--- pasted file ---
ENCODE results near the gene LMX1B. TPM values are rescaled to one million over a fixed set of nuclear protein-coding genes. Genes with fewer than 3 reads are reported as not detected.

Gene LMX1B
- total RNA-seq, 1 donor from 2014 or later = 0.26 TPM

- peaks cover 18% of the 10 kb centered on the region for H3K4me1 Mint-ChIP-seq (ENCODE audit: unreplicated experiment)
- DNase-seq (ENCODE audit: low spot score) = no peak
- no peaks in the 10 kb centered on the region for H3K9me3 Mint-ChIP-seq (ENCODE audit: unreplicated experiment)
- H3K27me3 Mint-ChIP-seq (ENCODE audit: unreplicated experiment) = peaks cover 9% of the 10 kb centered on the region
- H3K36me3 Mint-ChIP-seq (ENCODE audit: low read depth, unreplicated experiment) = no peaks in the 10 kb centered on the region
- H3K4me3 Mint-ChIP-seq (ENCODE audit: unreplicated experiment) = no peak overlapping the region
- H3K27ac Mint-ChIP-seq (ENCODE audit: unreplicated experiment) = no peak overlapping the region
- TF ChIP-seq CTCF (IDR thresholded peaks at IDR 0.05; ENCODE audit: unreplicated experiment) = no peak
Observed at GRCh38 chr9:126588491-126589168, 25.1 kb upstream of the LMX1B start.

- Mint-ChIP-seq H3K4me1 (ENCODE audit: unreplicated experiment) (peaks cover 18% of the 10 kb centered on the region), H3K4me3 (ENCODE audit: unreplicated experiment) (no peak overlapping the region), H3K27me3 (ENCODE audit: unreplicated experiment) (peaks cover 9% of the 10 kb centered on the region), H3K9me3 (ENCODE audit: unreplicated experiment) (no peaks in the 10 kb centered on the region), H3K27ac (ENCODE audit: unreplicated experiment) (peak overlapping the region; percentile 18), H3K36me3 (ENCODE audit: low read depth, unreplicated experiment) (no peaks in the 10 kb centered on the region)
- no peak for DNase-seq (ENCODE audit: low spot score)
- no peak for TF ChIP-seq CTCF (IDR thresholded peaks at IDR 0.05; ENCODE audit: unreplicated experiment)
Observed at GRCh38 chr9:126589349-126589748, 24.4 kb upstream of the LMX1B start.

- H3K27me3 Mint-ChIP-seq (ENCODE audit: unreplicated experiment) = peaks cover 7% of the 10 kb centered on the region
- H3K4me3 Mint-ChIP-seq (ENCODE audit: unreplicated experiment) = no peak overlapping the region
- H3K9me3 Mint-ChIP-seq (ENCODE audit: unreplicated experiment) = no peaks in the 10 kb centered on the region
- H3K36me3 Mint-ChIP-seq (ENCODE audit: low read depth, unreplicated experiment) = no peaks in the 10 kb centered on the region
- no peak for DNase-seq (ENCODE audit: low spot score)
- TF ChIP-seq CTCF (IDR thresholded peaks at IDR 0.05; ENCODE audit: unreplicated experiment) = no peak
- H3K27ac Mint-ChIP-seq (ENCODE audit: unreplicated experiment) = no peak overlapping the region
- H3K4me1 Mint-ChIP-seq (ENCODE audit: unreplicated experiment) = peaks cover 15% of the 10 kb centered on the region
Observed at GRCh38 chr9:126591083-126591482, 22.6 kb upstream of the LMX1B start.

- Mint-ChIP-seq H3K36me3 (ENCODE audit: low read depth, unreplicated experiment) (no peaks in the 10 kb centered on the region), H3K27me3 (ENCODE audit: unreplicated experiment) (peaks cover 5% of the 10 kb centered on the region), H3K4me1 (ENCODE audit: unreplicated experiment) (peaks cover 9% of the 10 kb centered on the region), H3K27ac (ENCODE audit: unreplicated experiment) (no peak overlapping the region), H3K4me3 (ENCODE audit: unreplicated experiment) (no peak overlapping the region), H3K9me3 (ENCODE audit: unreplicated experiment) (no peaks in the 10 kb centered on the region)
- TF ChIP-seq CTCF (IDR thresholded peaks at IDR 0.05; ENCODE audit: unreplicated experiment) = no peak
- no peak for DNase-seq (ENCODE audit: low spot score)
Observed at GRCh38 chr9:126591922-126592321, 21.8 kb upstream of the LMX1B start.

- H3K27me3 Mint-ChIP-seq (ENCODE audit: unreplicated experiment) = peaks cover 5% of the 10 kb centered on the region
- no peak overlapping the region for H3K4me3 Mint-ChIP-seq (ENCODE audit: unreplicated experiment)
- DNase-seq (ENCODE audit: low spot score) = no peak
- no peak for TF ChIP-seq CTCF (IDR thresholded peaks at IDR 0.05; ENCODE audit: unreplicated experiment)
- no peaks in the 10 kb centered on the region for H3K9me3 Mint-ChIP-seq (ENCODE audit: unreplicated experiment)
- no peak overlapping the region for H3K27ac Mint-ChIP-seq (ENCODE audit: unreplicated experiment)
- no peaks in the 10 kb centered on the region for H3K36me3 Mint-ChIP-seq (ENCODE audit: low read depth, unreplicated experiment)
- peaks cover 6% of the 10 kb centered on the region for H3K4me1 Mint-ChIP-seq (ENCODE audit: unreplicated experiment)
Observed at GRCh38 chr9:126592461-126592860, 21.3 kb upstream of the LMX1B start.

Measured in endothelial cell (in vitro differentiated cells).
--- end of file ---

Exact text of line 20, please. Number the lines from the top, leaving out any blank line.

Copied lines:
- H3K36me3 Mint-ChIP-seq (ENCODE audit: low read depth, unreplicated experiment) = no peaks in the 10 kb centered on the region